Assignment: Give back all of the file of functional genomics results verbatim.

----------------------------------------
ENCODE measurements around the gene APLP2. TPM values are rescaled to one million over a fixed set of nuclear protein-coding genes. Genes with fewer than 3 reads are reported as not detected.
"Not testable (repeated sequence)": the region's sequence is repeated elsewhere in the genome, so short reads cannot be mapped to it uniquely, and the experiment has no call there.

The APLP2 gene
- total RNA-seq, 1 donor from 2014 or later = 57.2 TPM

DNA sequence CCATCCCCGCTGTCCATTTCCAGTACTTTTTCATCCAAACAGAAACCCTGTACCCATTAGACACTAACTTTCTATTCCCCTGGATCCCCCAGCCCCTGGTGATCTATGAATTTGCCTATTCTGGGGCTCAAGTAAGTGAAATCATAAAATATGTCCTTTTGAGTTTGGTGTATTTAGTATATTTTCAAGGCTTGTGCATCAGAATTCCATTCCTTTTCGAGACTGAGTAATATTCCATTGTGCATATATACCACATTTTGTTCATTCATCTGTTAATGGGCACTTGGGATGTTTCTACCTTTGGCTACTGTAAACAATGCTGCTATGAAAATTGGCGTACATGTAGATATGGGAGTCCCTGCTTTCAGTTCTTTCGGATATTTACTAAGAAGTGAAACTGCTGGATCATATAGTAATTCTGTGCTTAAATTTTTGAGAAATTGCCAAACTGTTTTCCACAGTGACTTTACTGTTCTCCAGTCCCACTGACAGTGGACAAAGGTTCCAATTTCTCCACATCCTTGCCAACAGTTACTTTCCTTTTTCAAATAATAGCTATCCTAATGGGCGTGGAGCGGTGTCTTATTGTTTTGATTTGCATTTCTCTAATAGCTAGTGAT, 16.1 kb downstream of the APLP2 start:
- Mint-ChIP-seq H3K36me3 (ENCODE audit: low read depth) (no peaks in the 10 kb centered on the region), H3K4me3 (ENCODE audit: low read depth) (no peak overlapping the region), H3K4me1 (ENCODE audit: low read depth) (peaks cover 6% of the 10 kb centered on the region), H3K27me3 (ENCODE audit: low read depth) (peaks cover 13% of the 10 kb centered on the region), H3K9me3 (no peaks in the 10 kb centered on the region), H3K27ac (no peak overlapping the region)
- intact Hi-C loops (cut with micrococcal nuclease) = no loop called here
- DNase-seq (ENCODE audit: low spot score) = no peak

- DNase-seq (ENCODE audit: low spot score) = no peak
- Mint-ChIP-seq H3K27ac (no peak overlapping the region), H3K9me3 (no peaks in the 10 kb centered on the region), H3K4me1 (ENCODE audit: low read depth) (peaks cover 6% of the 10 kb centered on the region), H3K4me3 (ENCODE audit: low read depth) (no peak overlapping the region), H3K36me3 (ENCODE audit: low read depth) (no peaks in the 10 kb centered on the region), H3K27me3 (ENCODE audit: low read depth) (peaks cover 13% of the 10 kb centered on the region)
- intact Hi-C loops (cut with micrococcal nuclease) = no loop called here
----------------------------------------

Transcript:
ENCODE measurements around the gene APLP2. TPM values are rescaled to one million over a fixed set of nuclear protein-coding genes. Genes with fewer than 3 reads are reported as not detected.
"Not testable (repeated sequence)": the region's sequence is repeated elsewhere in the genome, so short reads cannot be mapped to it uniquely, and the experiment has no call there.

The APLP2 gene
- total RNA-seq, 1 donor from 2014 or later = 57.2 TPM

DNA sequence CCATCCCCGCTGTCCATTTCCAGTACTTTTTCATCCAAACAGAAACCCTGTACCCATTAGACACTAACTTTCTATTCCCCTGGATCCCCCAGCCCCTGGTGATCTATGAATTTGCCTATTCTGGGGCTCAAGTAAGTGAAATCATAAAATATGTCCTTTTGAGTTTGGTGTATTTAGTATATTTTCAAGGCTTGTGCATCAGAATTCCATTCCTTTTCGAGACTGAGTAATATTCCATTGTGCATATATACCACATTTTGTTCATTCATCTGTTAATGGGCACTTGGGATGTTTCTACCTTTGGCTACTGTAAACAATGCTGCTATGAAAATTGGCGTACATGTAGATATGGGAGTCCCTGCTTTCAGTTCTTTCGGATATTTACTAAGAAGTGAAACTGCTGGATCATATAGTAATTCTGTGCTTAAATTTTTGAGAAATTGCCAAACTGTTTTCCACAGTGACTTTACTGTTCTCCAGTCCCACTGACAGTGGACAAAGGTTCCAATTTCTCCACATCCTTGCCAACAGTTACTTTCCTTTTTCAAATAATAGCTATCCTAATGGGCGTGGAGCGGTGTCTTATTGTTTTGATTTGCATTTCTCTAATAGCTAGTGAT, 16.1 kb downstream of the APLP2 start:
- Mint-ChIP-seq H3K36me3 (ENCODE audit: low read depth) (no peaks in the 10 kb centered on the region), H3K4me3 (ENCODE audit: low read depth) (no peak overlapping the region), H3K4me1 (ENCODE audit: low read depth) (peaks cover 6% of the 10 kb centered on the region), H3K27me3 (ENCODE audit: low read depth) (peaks cover 13% of the 10 kb centered on the region), H3K9me3 (no peaks in the 10 kb centered on the region), H3K27ac (no peak overlapping the region)
- intact Hi-C loops (cut with micrococcal nuclease) = no loop called here
- DNase-seq (ENCODE audit: low spot score) = no peak

- DNase-seq (ENCODE audit: low spot score) = no peak
- Mint-ChIP-seq H3K27ac (no peak overlapping the region), H3K9me3 (no peaks in the 10 kb centered on the region), H3K4me1 (ENCODE audit: low read depth) (peaks cover 6% of the 10 kb centered on the region), H3K4me3 (ENCODE audit: low read depth) (no peak overlapping the region), H3K36me3 (ENCODE audit: low read depth) (no peaks in the 10 kb centered on the region), H3K27me3 (ENCODE audit: low read depth) (peaks cover 13% of the 10 kb centered on the region)
- intact Hi-C loops (cut with micrococcal nuclease) = no loop called here